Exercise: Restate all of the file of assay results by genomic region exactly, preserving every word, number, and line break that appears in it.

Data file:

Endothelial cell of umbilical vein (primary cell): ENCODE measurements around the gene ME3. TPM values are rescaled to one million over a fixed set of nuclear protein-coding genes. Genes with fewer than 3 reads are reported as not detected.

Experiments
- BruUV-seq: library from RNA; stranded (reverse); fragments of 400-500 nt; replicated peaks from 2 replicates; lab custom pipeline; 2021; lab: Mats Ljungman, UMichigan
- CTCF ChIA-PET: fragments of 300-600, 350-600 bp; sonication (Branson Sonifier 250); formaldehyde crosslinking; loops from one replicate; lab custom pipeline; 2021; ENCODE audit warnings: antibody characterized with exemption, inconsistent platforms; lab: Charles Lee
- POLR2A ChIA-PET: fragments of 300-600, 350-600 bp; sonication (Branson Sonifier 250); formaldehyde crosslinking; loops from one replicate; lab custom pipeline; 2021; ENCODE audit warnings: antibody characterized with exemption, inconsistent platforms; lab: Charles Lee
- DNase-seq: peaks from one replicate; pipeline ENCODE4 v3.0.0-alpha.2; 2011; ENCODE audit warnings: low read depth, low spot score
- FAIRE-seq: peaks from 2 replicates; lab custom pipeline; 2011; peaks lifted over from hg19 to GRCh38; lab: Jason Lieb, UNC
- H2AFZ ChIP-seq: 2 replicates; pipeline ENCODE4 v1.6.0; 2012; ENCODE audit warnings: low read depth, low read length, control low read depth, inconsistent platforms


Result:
Endothelial cell of umbilical vein (primary cell): ENCODE measurements around the gene ME3. TPM values are rescaled to one million over a fixed set of nuclear protein-coding genes. Genes with fewer than 3 reads are reported as not detected.

Experiments
- BruUV-seq: library from RNA; stranded (reverse); fragments of 400-500 nt; replicated peaks from 2 replicates; lab custom pipeline; 2021; lab: Mats Ljungman, UMichigan
- CTCF ChIA-PET: fragments of 300-600, 350-600 bp; sonication (Branson Sonifier 250); formaldehyde crosslinking; loops from one replicate; lab custom pipeline; 2021; ENCODE audit warnings: antibody characterized with exemption, inconsistent platforms; lab: Charles Lee
- POLR2A ChIA-PET: fragments of 300-600, 350-600 bp; sonication (Branson Sonifier 250); formaldehyde crosslinking; loops from one replicate; lab custom pipeline; 2021; ENCODE audit warnings: antibody characterized with exemption, inconsistent platforms; lab: Charles Lee
- DNase-seq: peaks from one replicate; pipeline ENCODE4 v3.0.0-alpha.2; 2011; ENCODE audit warnings: low read depth, low spot score
- FAIRE-seq: peaks from 2 replicates; lab custom pipeline; 2011; peaks lifted over from hg19 to GRCh38; lab: Jason Lieb, UNC
- H2AFZ ChIP-seq: 2 replicates; pipeline ENCODE4 v1.6.0; 2012; ENCODE audit warnings: low read depth, low read length, control low read depth, inconsistent platforms